Thursday, May 4, 2017

Practical Git Commands Kickstart

Git command line is extremely useful for managing your resources – it is the only way to utilize all Git commands possible as most GUI’s only have a set of available commands.  Although many guides exist to explain Git command line, many are brief introductions or extremely comprehensive.  I will share a practical guide of commands I needed to use to get through my day, no more, no less as part of a kick start to get you going with Git.  I will list commands by group in tables and will give an explanation below each table in italics for why/when you need these commands if you are new to Git.

Project/Directory Setup Commands
git init
New repository from current directory
git init <directory>
New repository to a specific directory
git clone /path/to/repository
Connecting to an existing local repository
git clone username@host:/path/to/repository
Connecting to an existing remote repository
You need initialize a local file directory to be a Git repository for a new project (your local file directory will be associated with a certain online repository).  Initializing will create a .git folder in the directory and this is where Git will record different versions of the project and the .git folder will contain all of the metadata and changes to the project (rest of the project will not be altered while you are working).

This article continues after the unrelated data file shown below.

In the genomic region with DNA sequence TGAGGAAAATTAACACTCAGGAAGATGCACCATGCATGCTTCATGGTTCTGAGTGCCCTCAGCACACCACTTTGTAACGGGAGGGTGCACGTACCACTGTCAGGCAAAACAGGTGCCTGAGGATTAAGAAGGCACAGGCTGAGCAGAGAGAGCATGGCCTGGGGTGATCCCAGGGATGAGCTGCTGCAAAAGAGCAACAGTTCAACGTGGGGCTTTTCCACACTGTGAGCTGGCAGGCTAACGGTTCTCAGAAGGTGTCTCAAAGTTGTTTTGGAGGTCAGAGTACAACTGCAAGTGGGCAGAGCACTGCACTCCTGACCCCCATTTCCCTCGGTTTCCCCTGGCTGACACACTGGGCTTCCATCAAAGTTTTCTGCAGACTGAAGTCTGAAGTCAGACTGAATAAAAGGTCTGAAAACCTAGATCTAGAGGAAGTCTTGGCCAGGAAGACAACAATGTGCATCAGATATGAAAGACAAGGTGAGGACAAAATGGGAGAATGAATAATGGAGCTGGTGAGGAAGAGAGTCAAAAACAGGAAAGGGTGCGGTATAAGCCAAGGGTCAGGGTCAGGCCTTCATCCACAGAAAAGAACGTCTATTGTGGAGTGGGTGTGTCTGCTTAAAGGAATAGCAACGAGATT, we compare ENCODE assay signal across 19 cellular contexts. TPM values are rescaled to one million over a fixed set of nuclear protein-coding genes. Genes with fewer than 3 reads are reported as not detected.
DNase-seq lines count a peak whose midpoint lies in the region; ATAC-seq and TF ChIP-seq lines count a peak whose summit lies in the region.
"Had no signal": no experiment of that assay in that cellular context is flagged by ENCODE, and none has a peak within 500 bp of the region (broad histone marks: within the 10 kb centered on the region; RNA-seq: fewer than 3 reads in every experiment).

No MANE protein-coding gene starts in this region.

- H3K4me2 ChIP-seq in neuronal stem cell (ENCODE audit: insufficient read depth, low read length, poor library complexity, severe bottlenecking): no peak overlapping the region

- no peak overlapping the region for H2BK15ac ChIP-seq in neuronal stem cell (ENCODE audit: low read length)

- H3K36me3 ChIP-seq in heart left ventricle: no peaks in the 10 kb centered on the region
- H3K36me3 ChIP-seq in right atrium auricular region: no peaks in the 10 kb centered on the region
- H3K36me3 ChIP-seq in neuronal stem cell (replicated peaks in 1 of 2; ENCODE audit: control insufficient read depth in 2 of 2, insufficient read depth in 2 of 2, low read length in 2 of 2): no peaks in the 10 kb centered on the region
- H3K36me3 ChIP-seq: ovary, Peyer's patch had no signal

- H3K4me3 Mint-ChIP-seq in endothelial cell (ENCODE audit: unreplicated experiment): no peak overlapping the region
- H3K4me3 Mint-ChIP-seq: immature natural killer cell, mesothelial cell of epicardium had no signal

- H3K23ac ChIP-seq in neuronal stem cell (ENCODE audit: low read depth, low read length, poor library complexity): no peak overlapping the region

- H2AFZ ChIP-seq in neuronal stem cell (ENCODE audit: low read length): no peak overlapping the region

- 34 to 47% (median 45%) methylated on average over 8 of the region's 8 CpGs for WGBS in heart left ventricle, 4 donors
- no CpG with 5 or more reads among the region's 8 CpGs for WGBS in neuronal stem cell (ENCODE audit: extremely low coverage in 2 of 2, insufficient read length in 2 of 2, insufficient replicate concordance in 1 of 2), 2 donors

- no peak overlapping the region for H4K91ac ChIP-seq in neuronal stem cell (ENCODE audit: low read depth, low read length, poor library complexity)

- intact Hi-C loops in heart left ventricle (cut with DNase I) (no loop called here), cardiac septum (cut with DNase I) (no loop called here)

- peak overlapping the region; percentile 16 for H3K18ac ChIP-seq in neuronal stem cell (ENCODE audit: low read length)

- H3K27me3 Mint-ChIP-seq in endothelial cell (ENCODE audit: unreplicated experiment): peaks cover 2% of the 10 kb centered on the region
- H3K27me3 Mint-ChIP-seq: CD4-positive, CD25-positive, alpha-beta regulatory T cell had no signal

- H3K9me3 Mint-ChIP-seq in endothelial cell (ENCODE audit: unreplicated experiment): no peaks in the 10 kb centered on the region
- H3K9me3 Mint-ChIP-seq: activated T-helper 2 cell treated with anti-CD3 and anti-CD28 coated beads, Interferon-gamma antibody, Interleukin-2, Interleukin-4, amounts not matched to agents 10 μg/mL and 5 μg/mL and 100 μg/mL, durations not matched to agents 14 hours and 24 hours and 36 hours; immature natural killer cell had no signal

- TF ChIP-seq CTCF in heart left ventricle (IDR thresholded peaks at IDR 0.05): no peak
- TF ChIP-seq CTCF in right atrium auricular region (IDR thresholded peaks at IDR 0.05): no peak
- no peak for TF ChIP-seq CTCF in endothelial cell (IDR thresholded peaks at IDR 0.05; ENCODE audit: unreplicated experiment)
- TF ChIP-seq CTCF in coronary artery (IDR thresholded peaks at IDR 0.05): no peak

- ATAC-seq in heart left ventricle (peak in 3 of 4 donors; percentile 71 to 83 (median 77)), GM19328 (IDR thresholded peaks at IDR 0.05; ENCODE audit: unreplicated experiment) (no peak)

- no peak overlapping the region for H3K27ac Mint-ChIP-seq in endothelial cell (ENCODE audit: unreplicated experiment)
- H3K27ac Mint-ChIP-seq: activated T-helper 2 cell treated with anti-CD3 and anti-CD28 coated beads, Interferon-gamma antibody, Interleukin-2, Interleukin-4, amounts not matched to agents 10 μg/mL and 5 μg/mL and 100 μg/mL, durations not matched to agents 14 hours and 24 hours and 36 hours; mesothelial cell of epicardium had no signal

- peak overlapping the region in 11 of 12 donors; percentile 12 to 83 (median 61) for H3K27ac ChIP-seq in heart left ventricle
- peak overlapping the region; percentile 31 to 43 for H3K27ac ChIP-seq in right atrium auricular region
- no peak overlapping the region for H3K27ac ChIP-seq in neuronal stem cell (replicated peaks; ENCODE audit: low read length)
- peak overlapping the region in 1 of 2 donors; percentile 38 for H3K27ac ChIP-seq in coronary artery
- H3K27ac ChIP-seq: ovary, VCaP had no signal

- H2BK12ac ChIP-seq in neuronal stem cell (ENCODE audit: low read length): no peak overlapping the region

Adding/Staging/Unstaging Files Commands
git add filename.txt
Stages a specific file to commit
git add -A
Stages all
git add .
Stages new and modified, without deleted. *This add command is most commonly used
git add -u
Stages modified and deleted, without new
git add *
Stages all files in current directory except files whose name begin with a dot. Wildcard interpreted as part of git.
git reset -- filename.txt
Unstages a file by name, the changes are still there that you made but it will not be committed until you add it back
git reset
Unstages all files (again changes are still there and now nothing is committed until you add it in)
git status
Checking file status (see which files are staged/unstaged for the commit)
Staging and unstaging do not affect the changes of the files or delete and files, they are for adding/removing files to track for a commit or stash.  You push your commits to make a change.  In Git, you stage(add) the files you want to commit and unstage (reset) files you do not want to commit. Note ‘--’ in a command specifies we are talking about a file, not a branch (in case some file names are the same as a branch name).